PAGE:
With the humongous increase in cybercrimes and ransomware attacks in today’s global clime, tensions are running high and paranoia has certainly become the order of the day. Added to this is people’s growing anxiety over data privacy, as well as the amount of their data tech giants, have access to. How did the world get to this state?
Though technology has been and still is the enabler of the global advancements that we enjoy today, it is the perfect instrument of choice for tech-savvy criminals who at the push of a button can bring down economic catastrophe on their unsuspecting victims.
As a result, people are increasingly possessive when it comes to sharing their private information, even something as innocent as an email address.
What bearing does this have on this discussion? You may recall that WhatsApp recently announced its updated Terms of Service to share its users’ data, including location and phone number, with its parent company Facebook Inc and other apps it owns.
Until now, the data sharing policy was optional, but at the end of the stipulated deadline, initially February 8, 2021, it will become mandatory. The new policy compels two billion WhatsApp users to either agree to the new terms and conditions or have their accounts deleted.
Unsurprisingly, this radical move has put it squarely on the receiving end of flaying criticisms across the globe such that many users have threatened to boycott the app completely.
Some, not ready to quit the popular chat service, have moved to alternative social platforms such as Signal and Telegram just in case. Still, there are others who in defiance or ignorance (especially the elderly and uneducated) can’t be bothered to switch to and learn how to navigate a new messaging app.
In addition, Will Cathcart, director of the service released a statement on Threader that the changes made to the policy will only apply to its business branch and that conversations will continue to be encrypted.
Understandably, one can’t be too careful in protecting ones’ data as leaving it vulnerable can bring severe consequences. With this in mind, several high-profile personalities, including the world’s richest man, Elon Musk have endorsed Signal, a rival platform.
Be that as it may, the decision to espouse or reject a social media platform on any sort of ground should be done rationally not in the heat of panic or misinformation.
You may need to consider a few things to decide whether or not to jump ship or as Elmarie Biermann, Director at Cyber Security Institute eloquently phrased it “to WhatsApp or not? Telegram me a Signal”- pun intended.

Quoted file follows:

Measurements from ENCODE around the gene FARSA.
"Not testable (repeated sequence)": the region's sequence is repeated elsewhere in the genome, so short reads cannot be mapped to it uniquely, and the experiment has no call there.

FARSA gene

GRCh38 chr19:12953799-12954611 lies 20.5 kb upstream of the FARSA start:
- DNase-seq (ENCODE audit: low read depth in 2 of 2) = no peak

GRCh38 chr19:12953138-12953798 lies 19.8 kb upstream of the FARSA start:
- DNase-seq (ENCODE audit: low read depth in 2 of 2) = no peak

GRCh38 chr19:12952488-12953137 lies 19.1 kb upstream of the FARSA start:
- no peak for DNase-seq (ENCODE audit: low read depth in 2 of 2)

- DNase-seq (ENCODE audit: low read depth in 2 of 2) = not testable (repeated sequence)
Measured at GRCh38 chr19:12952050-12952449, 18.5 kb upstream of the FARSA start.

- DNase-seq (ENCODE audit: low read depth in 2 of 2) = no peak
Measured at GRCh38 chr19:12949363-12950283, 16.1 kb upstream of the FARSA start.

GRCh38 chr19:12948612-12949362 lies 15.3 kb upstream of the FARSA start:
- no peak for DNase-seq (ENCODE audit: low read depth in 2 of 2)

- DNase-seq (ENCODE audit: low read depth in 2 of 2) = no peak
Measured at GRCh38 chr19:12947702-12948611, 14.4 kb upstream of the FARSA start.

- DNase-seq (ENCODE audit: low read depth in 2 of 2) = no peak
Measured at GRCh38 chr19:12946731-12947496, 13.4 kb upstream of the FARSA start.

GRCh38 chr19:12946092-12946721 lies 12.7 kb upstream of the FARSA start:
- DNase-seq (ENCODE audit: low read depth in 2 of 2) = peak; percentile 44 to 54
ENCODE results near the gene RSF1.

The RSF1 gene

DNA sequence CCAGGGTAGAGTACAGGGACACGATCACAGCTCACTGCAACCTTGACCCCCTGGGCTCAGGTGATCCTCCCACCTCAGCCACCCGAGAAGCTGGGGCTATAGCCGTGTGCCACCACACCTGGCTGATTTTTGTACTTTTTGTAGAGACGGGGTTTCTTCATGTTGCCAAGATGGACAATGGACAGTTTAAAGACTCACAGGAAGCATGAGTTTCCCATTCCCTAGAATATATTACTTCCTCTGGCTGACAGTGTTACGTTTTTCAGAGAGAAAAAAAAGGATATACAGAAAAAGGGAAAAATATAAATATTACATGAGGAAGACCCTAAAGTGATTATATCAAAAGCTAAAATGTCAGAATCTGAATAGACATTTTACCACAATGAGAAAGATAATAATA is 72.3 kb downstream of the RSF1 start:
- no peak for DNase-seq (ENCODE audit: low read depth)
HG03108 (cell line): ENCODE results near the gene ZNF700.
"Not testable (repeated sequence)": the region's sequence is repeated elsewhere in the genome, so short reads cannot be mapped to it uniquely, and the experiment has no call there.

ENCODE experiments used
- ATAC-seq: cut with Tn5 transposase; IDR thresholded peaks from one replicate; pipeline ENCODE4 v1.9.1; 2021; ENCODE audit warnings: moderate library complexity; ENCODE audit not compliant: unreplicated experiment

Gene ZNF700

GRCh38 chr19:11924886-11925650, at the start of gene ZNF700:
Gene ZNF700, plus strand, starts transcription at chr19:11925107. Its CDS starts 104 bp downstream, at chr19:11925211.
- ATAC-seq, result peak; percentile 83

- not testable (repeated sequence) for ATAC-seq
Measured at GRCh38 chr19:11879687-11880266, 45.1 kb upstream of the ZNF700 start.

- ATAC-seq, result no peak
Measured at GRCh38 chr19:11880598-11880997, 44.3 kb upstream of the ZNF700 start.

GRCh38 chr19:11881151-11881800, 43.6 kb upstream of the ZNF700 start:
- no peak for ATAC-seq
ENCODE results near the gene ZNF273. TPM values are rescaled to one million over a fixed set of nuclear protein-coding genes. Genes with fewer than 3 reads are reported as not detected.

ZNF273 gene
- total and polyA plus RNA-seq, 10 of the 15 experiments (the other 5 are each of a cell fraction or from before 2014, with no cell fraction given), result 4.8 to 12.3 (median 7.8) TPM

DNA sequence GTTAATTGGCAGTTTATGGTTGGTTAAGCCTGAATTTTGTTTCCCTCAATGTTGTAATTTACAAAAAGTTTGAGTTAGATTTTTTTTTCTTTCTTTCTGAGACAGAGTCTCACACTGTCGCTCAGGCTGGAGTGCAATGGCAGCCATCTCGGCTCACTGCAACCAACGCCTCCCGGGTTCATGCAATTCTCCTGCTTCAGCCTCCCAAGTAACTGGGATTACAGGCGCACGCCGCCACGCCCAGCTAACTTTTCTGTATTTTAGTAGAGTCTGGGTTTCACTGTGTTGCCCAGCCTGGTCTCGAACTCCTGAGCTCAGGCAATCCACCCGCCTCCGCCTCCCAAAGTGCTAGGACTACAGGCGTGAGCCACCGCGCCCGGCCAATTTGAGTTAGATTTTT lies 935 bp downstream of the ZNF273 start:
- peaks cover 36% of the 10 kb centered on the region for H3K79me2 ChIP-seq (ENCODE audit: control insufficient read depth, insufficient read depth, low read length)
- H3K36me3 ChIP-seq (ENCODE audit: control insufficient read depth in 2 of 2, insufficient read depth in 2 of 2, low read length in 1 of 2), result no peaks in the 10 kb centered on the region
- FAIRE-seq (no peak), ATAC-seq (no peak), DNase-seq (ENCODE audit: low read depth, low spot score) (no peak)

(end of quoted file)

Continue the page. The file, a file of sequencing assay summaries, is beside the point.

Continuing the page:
Firstly, to establish, maintain and operate chat services is no piece of cake. Messaging apps such as WhatsApp and its competitors Signal and Telegram offer free services to users. Hence, it is not surprising that in the case of WhatsApp, the cost users bear is their digital profiles.
Secondly, the above is not necessarily a scary notion as the concept of profiling is not new. According to Biermann, users’ profile or parts of it is already available to the social giants if you use services such as Gmail, Google, Facebook, Instagram, and the like.
Although there is no major change to how WhatsApp handles users’ data, yet people immediately interpreted the app’s privacy notification to mean that it was mishandling all kinds of personal information as well as and sharing that data with businesses.
Is your information really secure on WhatsApp?
According to Cathart, mentioned earlier, WhatsApp does not have access to the content of your messages or calls; it remains private to you. Neither does it retain your location data or pass it to Facebook.
Although it collects users’ contacts, it does not share them with its parent company. It also claims that nothing you share, including messages and photos, will be shared on Facebook unless you do so.
While the social platform has access to your mobile number and your contact list which you must have provided while registering for its service, it is not privy to your bank details or a record of your financial activities.
It should be noted that WhatsApp acknowledges that the information that can be shared with Facebook for marketing purposes is that which is generated through the “Shops” platform that allows users to make purchases through the messaging service.
The rationale behind this is to enable brands to display personalised ads on Facebook and Instagram. To allay the suspicion of users, the company promised that it will inform them when the company with which it is maintaining contact has chosen to save its information in the Facebook host.
Are the alternatives better?
The idea of being monitored or tracked through their data no doubt makes people ill at ease. Perhaps, George Orwell’s dystopian fiction “ Ninteen Eight-Four” has impressed on some schools of thought the possibility of an all-seeing Big Brother surveilling the activities of people globally.
If you strongly feel that you have to migrate from WhatsApp to other messaging platforms, take the time to study their privacy policies, terms of services, security, and usability. They come with their strengths and weaknesses; also bear in mind that some might not come with a host of features that exists on WhatsApp.
Which options should I go for?
Sincerely, that’s a question only you can answer! In light of this piece, weigh out the pros and cons carefully. While it’s not wrong to try out other alternatives, you don’t want to run the risk of exposure by sharing some of your data with a new service. Doing your due diligence will make it easy for you to decide whether or not to keep WhatsApp, shift to Signal, Telegram, Seecrypt or even Threema.
ICT Clinic by CFA is published weekly in the Sunday Punch